DAVIE, Fla. -- Every day of the past 15 years, Brian Flores has spent a portion of his afternoon perusing the NFL waiver wire. Even as the Miami Dolphins coach, Flores' daily schedule mandates time spent watching players and yielding evaluations of them.
Flores loves the scouting aspect of the NFL, even while he's diverging down the coaching path. As such, it isn't a surprise that the Dolphins have players coming and going as Flores & Co. continually evaluate potential fits for this team in 2020 and beyond.
The search for future hidden gems -- "acorns," as former Dolphins general manager Jeff Ireland used to call them -- starts during the season. The efforts for the 2020 season have ramped up for the Dolphins in December, as they continue to secure talent. The Dolphins have made transactions involving 18 players over the past week, including adding three players on Tuesday.
Also of note, the Dolphins have played 74 players this season -- most in the NFL in 2019 and most in franchise history. The league record is 78 players (Houston Texans, 2017). Miami's roster includes seven newcomers, acquired over the past week off waivers or other teams' practice squads, who have yet to play a game for Miami. It seems likely that the Dolphins will surpass that league record.
"I watch everybody. The guys we brought in, I watched them all, and we feel good about them," Flores said. "Anyone we feel like can help us get better that we feel like has some developmental potential, we'll look into it. We don't make every move we could possibly make, but the ones that we think, feel like will help us, we try to make."
"I watch a lot before I make a determination on what I think a guy can or cannot do. My process is a little different than I guess some other people."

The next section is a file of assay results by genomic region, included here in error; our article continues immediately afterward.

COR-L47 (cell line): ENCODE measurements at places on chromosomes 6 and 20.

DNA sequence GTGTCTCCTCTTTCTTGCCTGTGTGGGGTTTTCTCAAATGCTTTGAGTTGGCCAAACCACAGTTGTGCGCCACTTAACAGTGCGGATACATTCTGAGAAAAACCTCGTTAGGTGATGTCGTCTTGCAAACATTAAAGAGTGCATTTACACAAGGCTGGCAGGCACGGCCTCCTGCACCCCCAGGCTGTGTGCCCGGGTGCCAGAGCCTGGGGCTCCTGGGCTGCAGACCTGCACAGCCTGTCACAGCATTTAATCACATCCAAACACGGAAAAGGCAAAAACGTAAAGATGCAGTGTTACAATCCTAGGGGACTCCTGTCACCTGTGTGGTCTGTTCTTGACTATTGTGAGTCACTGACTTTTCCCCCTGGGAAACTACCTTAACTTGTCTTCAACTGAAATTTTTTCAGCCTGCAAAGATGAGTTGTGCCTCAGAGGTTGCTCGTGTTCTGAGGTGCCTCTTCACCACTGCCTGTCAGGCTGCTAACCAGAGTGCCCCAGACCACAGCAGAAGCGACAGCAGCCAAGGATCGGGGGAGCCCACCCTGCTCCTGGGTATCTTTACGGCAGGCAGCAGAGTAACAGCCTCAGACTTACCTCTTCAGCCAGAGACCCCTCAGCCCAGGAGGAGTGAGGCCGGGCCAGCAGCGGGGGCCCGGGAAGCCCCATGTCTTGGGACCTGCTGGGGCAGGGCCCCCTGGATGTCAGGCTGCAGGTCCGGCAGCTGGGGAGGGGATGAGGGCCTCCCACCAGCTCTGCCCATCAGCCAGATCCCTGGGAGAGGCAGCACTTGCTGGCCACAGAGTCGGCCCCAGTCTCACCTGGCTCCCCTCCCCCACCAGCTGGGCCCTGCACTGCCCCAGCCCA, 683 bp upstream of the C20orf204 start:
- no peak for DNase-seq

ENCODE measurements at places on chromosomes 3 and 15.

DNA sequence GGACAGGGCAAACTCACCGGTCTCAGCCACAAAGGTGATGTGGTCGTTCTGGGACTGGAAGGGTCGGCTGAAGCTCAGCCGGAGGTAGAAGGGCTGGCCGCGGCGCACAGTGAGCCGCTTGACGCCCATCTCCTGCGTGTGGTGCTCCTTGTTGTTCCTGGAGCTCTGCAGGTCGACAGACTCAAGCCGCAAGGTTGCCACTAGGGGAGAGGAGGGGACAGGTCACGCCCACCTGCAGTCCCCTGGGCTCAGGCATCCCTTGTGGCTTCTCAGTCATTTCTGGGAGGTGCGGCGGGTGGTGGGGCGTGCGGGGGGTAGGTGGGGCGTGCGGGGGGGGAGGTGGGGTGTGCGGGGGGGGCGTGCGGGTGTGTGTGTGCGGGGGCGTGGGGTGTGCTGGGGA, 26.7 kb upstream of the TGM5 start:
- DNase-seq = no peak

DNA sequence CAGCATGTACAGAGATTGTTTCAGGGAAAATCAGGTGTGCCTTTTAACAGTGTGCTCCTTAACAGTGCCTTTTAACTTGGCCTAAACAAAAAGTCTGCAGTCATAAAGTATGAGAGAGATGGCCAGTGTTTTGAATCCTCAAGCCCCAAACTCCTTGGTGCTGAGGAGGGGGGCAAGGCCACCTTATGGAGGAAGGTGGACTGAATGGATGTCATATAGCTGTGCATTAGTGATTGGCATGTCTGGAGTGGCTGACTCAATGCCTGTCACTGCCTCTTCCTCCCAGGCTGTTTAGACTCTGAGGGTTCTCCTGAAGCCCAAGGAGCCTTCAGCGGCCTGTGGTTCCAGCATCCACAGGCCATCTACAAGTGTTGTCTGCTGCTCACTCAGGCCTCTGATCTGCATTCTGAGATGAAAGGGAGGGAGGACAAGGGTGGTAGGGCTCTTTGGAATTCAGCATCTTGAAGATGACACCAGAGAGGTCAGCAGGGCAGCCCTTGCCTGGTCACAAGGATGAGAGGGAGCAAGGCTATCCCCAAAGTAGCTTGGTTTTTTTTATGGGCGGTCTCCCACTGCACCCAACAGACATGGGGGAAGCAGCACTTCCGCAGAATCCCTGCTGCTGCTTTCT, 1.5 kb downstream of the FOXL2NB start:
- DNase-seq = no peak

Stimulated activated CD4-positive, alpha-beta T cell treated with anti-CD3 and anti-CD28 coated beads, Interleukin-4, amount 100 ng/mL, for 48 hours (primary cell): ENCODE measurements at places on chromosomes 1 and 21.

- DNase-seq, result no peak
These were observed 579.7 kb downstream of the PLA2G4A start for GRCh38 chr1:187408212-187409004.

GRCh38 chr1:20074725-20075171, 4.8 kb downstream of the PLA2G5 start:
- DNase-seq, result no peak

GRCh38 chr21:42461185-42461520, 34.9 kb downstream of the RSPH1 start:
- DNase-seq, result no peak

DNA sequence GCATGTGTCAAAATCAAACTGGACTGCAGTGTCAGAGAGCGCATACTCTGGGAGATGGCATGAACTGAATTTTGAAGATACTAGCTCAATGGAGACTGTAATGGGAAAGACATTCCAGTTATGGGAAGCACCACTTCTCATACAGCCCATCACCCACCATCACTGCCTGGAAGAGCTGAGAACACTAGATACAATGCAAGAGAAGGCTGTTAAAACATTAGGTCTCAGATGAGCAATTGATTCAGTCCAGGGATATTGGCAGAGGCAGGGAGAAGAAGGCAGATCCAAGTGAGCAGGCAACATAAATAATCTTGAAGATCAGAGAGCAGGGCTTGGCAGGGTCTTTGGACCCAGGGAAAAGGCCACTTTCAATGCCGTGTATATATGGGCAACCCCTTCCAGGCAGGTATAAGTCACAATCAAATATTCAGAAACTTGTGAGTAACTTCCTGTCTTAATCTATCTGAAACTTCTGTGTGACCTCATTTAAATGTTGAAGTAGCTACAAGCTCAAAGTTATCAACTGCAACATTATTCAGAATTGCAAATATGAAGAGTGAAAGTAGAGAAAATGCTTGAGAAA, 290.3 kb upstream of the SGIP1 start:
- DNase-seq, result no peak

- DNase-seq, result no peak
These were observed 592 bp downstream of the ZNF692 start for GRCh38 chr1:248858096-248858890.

Flores, 38, began his NFL career as a scout with the New England Patriots in 2004, and his personnel background affects how he coaches his team. That four-year scouting stint helped shape his affinity for undrafted free agents (UDFAs) and players who have been cut from rosters. Flores often says those are the players who have a special urgency or chips on their shoulders.
One of the priorities in a rebuilding season is to project who the contributors will be, and the Dolphins have had some success in that, with potential talent found for little to no cost. Examples include undrafted free agents such as starting cornerback Nik Needham and starting running back Patrick Laird, players teams gave up on such as edge rushers Vince Biegel and Taco Charlton, and guys nabbed from other teams' practice squads such as starting safety Adrian Colbert.
Opportunity is the first word Biegel says when asked why he would be excited to play for the 3-10 Dolphins "The chance to prove yourself," Colbert said, noting that he feels at home with the Dolphins, even though he has been with the team for only three weeks. Needham said the Dolphins gave him a true chance, and he knows few other teams would have done that for a UDFA.
Miami's 53-man roster has 10 players who were claimed off waivers and six who were signed from other teams' practice squads. On the Dolphins' active roster, 22 of 53 players were undrafted (41%), and 47 (89%) are 28 years or younger.
"It's not a one-man show. It's the entire staff. We have a really good personnel staff here. They do a good job of uncovering guys," Flores said. "I'm not going to sit here and say I'm 100% on draft picks or free agents. No one is, but having that background, I think, helps me a lot. But again, it's a team collective effort. It wasn't me who found any specific player. That part of it is about having strong opinions on players and being able to forecast and predict what guys are going to do. I guess I feel confident in that area, as well as I feel confident in our staff to get that part of it right."
Dolphins general manager Chris Grier, who has been a scout throughout his NFL career, has daily conversations with Flores about roster building. The Dolphins' rebuilding effort has allowed the organization to focus on long-term development and talent accumulation, rather than band-aid fixes.
Adding respected minds, such as assistant general manager Marvin Allen and senior personnel executive Reggie McKenzie, has only increased the Dolphins' focus on procuring talent in the pro and college realms. Miami plans to be aggressive this offseason, with its three first-round draft picks, 14 projected total picks and a projected $100 million-plus in salary-cap space after expected roster cuts.
As the Dolphins enter their final three games, expect to see more roster changes and more young players suiting up for Miami. Management yearns to see who is a fit for Flores the scout and Flores the coach.